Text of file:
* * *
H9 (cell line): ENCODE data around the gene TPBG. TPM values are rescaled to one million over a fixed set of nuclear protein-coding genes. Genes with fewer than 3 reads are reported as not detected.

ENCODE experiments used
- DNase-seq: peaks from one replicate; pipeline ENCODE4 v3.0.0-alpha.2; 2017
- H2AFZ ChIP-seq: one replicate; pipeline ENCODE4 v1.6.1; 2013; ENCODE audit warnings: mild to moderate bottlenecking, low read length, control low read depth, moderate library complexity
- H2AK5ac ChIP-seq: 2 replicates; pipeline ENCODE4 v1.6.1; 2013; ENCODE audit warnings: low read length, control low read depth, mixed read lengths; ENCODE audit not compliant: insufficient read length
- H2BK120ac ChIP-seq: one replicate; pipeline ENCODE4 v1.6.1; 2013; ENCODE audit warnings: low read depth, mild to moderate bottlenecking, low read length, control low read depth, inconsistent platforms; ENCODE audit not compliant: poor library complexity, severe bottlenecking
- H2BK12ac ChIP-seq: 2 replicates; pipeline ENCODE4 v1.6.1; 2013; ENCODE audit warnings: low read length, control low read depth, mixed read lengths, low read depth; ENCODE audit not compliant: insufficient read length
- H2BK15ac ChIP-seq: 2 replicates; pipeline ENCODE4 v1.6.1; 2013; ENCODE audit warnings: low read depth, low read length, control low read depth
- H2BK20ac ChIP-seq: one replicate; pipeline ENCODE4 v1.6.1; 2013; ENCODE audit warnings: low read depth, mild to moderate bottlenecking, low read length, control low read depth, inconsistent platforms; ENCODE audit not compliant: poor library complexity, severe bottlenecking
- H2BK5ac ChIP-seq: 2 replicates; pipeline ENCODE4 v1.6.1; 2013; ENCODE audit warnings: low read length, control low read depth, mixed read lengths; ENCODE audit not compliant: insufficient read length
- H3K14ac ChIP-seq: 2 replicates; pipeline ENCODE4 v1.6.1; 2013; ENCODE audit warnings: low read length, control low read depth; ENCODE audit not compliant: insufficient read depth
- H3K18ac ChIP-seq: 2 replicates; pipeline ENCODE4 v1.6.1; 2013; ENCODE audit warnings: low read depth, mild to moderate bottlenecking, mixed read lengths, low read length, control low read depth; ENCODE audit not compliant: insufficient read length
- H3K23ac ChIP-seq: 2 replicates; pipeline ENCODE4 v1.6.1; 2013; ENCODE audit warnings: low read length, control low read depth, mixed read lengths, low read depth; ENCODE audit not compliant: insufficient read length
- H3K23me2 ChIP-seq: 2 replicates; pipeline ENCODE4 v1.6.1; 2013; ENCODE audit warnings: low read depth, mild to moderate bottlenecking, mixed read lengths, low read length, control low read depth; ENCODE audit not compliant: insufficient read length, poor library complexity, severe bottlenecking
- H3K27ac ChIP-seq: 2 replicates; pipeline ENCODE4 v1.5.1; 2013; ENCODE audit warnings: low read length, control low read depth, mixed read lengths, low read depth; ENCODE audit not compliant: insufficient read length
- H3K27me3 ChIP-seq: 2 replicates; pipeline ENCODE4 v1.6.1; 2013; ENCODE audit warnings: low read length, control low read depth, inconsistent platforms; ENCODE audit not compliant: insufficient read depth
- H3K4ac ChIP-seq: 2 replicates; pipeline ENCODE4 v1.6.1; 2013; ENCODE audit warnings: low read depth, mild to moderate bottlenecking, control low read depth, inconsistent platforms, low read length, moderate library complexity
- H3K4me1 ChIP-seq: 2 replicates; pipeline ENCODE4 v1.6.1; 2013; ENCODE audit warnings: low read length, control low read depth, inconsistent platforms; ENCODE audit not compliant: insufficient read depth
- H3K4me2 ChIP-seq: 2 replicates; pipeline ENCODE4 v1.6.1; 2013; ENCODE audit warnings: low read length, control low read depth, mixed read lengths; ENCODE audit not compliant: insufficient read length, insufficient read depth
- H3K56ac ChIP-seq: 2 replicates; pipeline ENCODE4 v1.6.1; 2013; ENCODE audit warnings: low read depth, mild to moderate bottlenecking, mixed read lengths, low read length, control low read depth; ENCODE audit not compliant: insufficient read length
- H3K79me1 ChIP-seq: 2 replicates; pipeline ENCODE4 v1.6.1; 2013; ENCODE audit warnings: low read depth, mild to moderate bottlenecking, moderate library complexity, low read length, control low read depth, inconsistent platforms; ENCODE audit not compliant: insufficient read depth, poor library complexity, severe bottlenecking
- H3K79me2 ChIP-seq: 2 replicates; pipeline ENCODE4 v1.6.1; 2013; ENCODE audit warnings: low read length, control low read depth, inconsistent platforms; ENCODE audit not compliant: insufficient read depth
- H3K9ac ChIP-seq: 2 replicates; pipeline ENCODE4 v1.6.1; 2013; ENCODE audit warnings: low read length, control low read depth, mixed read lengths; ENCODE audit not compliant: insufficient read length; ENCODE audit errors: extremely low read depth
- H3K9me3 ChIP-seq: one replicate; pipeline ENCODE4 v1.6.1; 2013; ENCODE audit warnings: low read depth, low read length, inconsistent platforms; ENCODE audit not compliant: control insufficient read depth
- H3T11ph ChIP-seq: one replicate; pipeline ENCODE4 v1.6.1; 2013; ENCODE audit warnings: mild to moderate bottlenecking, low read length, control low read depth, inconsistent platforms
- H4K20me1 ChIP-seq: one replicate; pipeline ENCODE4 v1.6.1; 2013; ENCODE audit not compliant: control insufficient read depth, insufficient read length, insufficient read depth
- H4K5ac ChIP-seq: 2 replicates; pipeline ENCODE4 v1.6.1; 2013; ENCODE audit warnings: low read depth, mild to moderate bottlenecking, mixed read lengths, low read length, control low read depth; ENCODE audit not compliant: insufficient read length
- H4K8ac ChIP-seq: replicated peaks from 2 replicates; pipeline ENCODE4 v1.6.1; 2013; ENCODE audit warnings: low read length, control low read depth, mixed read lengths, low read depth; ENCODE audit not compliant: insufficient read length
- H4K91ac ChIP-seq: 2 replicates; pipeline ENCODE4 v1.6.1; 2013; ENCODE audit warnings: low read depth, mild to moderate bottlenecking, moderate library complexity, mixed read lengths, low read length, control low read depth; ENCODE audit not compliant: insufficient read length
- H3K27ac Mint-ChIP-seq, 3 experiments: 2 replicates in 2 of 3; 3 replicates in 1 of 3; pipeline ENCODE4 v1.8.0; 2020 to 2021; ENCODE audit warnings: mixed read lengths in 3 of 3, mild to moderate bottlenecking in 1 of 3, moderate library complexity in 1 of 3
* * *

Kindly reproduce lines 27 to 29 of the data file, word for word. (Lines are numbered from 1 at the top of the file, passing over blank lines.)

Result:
- H4K5ac ChIP-seq: 2 replicates; pipeline ENCODE4 v1.6.1; 2013; ENCODE audit warnings: low read depth, mild to moderate bottlenecking, mixed read lengths, low read length, control low read depth; ENCODE audit not compliant: insufficient read length
- H4K8ac ChIP-seq: replicated peaks from 2 replicates; pipeline ENCODE4 v1.6.1; 2013; ENCODE audit warnings: low read length, control low read depth, mixed read lengths, low read depth; ENCODE audit not compliant: insufficient read length
- H4K91ac ChIP-seq: 2 replicates; pipeline ENCODE4 v1.6.1; 2013; ENCODE audit warnings: low read depth, mild to moderate bottlenecking, moderate library complexity, mixed read lengths, low read length, control low read depth; ENCODE audit not compliant: insufficient read length